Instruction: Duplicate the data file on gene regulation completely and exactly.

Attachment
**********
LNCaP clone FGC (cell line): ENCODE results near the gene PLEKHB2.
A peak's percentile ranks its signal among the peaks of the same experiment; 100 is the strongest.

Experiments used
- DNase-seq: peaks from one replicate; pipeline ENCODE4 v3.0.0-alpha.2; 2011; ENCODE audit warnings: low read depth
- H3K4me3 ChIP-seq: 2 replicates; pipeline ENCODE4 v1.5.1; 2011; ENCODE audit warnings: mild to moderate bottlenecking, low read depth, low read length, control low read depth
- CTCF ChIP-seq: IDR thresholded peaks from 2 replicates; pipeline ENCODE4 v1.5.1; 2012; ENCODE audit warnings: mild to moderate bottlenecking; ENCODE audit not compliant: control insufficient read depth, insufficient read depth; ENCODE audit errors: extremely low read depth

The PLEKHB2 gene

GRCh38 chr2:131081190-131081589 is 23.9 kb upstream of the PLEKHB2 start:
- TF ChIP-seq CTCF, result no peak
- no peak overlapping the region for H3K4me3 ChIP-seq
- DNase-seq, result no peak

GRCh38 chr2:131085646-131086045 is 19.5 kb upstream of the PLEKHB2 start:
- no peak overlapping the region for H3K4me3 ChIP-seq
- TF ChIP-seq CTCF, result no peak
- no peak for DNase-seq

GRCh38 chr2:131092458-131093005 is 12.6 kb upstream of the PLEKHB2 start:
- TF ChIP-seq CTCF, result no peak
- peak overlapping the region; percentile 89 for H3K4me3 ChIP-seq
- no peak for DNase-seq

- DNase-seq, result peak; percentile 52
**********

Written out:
LNCaP clone FGC (cell line): ENCODE results near the gene PLEKHB2.
A peak's percentile ranks its signal among the peaks of the same experiment; 100 is the strongest.

Experiments used
- DNase-seq: peaks from one replicate; pipeline ENCODE4 v3.0.0-alpha.2; 2011; ENCODE audit warnings: low read depth
- H3K4me3 ChIP-seq: 2 replicates; pipeline ENCODE4 v1.5.1; 2011; ENCODE audit warnings: mild to moderate bottlenecking, low read depth, low read length, control low read depth
- CTCF ChIP-seq: IDR thresholded peaks from 2 replicates; pipeline ENCODE4 v1.5.1; 2012; ENCODE audit warnings: mild to moderate bottlenecking; ENCODE audit not compliant: control insufficient read depth, insufficient read depth; ENCODE audit errors: extremely low read depth

The PLEKHB2 gene

GRCh38 chr2:131081190-131081589 is 23.9 kb upstream of the PLEKHB2 start:
- TF ChIP-seq CTCF, result no peak
- no peak overlapping the region for H3K4me3 ChIP-seq
- DNase-seq, result no peak

GRCh38 chr2:131085646-131086045 is 19.5 kb upstream of the PLEKHB2 start:
- no peak overlapping the region for H3K4me3 ChIP-seq
- TF ChIP-seq CTCF, result no peak
- no peak for DNase-seq

GRCh38 chr2:131092458-131093005 is 12.6 kb upstream of the PLEKHB2 start:
- TF ChIP-seq CTCF, result no peak
- peak overlapping the region; percentile 89 for H3K4me3 ChIP-seq
- no peak for DNase-seq

- DNase-seq, result peak; percentile 52